According such deference to the trial judge's decision to declare a mistrial, we find that the decision was not improper. In order to aid the jury, the court reread portions of the testimony to the jurors and gave written instructions on the charges and their elements. Further, the court was careful not to allow the jury to disclose the state of its deliberations, and there is no evidence that the court pressured the jurors to reach a decision or in any way coerced a verdict. Because the record indicates that the court exercised sound discretion in finding that "manifest necessity" justified the declaration of a mistrial, we find that petitioner was not subject to double jeopardy at his second trial.
Finally, petitioner makes an ineffective assistance of counsel argument. In Strickland v. Washington, 466 U.S. 668, reh'g denied, 467 U.S. 1267 (1984), the United States Supreme Court enunciated standards to be used in evaluating allegations of ineffective assistance of counsel in federal habeas corpus proceedings:
First, the defendant must show that counsel's performance was deficient. This requires showing that counsel made errors so serious that counsel was not functioning as the "counsel" guaranteed the defendant by the Sixth Amendment. Second, the defendant must show that the deficient performance prejudiced the defense. This requires showing that counsel's errors were so serious as to deprive the defendant of a fair trial, a trial whose result is reliable.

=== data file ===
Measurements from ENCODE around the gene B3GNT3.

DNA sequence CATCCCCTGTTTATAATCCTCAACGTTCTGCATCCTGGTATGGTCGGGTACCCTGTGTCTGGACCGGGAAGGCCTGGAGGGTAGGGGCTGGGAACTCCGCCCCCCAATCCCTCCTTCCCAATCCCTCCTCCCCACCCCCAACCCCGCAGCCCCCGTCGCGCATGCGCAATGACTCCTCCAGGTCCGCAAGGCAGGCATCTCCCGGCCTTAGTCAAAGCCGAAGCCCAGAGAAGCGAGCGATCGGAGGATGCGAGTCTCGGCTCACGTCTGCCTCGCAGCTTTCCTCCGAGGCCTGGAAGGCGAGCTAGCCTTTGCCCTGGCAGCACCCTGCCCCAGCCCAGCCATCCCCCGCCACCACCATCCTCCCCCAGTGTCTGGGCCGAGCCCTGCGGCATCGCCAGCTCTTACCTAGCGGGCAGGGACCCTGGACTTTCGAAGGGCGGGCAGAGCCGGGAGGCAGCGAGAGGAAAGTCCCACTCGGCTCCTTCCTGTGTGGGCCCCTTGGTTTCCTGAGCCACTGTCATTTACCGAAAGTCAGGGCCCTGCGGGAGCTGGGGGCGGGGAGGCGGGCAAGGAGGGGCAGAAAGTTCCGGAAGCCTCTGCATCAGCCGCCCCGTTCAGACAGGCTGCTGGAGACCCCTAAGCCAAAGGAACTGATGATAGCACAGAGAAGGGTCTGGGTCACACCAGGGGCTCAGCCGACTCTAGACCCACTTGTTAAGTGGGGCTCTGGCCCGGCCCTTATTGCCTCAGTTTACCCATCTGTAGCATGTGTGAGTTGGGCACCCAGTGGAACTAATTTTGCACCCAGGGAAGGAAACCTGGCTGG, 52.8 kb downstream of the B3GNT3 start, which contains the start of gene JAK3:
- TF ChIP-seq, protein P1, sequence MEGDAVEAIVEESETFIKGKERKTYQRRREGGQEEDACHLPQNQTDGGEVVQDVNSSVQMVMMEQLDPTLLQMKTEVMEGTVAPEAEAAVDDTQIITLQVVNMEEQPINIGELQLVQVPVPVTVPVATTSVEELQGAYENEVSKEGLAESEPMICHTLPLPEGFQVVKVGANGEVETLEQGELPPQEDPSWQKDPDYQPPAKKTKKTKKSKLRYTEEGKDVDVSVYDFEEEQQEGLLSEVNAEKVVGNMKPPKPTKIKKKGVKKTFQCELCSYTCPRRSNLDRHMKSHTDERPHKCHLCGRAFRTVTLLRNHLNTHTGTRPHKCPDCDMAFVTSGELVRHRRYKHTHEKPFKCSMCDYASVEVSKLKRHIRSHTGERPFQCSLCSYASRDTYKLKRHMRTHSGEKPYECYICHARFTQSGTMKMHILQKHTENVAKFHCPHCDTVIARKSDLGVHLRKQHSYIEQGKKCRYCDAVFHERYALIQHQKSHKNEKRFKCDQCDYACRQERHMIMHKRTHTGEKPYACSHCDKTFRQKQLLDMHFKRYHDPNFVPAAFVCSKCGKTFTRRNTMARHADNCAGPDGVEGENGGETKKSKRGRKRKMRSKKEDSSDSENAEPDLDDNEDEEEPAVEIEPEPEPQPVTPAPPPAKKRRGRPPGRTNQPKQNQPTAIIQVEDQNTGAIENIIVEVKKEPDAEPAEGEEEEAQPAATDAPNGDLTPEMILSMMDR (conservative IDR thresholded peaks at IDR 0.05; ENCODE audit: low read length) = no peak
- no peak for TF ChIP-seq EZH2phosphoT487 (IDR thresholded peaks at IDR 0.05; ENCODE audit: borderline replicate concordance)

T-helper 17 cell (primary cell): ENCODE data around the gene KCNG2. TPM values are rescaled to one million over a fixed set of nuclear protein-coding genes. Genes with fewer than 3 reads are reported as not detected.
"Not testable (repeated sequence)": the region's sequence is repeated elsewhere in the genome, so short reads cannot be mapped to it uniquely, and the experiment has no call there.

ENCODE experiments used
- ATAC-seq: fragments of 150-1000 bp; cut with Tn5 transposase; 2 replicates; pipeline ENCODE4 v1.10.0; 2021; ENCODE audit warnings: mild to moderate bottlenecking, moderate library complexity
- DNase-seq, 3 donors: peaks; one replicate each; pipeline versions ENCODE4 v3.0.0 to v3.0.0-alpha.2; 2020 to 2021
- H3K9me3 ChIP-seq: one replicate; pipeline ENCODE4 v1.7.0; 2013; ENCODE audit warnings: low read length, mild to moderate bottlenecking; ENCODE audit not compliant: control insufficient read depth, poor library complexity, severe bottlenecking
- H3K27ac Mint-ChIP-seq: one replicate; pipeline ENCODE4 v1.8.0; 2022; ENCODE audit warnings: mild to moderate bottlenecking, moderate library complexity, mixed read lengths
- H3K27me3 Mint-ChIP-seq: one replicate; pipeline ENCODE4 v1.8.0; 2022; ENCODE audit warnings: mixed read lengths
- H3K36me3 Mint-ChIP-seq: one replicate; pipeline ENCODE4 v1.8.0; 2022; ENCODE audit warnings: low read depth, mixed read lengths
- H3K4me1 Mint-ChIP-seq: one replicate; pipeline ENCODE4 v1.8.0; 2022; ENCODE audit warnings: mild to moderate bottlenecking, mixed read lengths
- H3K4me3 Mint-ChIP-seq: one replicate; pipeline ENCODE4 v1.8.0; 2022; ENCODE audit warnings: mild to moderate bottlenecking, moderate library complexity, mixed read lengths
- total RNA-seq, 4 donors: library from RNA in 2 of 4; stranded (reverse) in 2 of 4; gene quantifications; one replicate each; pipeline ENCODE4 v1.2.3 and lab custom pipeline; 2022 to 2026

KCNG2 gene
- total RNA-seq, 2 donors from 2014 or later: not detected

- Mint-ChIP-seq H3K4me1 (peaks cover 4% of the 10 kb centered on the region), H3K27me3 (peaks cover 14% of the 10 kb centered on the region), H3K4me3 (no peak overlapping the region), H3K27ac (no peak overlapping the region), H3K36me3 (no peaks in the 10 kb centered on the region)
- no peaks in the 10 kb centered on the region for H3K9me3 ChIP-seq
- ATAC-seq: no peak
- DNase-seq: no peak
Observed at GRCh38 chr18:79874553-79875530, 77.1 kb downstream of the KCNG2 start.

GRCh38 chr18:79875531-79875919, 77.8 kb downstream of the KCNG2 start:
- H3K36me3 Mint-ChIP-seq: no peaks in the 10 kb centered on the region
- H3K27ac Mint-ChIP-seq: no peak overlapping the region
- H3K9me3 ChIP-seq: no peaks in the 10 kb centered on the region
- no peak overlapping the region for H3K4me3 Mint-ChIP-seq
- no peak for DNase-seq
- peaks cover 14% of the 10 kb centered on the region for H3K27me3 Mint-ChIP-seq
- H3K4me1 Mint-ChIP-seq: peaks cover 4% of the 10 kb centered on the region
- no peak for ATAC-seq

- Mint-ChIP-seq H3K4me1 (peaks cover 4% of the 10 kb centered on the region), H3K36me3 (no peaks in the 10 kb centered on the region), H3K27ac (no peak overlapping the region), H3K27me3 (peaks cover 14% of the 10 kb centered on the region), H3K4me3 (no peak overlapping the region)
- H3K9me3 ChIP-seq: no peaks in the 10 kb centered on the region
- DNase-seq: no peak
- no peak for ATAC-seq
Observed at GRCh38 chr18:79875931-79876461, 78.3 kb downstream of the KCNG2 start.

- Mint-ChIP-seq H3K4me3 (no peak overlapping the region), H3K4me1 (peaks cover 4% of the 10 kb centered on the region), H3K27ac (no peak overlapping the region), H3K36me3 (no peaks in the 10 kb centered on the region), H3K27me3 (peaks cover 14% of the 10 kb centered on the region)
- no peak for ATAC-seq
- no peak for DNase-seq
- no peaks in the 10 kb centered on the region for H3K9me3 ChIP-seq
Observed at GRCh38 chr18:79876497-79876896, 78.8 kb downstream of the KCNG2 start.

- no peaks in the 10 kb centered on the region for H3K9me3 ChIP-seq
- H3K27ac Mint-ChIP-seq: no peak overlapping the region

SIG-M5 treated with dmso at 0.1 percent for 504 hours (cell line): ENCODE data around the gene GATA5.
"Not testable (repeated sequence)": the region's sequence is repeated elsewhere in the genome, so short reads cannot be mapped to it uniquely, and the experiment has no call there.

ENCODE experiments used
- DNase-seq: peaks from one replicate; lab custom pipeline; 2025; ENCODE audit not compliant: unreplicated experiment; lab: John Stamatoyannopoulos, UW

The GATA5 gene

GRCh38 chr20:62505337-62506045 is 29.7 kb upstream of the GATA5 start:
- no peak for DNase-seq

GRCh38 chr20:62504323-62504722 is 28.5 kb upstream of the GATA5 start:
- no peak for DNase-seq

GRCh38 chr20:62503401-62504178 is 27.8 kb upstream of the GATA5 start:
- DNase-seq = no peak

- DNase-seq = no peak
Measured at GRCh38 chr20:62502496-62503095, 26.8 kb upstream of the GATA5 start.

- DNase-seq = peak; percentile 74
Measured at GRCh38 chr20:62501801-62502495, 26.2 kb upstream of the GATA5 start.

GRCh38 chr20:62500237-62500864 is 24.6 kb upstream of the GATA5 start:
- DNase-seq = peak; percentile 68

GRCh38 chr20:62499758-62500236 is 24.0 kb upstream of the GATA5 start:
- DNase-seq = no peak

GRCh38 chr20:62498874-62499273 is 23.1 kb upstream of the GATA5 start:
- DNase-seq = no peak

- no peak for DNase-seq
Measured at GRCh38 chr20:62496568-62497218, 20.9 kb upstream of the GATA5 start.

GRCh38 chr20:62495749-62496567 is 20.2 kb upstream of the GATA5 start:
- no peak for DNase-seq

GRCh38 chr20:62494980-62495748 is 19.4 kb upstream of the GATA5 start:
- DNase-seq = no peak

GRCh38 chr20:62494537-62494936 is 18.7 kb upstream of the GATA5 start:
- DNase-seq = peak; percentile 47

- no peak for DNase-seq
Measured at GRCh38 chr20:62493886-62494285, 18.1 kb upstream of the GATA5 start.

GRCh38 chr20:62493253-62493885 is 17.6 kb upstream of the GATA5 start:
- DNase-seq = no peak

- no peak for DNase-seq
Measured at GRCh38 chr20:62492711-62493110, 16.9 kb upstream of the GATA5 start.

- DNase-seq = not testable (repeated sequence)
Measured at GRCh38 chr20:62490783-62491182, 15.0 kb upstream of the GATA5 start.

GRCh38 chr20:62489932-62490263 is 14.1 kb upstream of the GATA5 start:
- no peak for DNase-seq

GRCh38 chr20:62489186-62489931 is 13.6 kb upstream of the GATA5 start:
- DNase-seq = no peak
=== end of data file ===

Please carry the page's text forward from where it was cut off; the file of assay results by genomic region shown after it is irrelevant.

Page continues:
Id. at 687.
Petitioner alleges eleven errors, which he argues collectively constitute ineffective assistance of counsel. In the courts below, however, petitioner presented only four errors allegedly constituting ineffective assistance of counsel. Having failed to present the other claims below, petitioner cannot now obtain review of them from this Court. Lyle v. Koehler, 720 F.2d 426, 428-29 (6th Cir. 1983). Therefore, we will consider only those claims that petitioner properly preserved.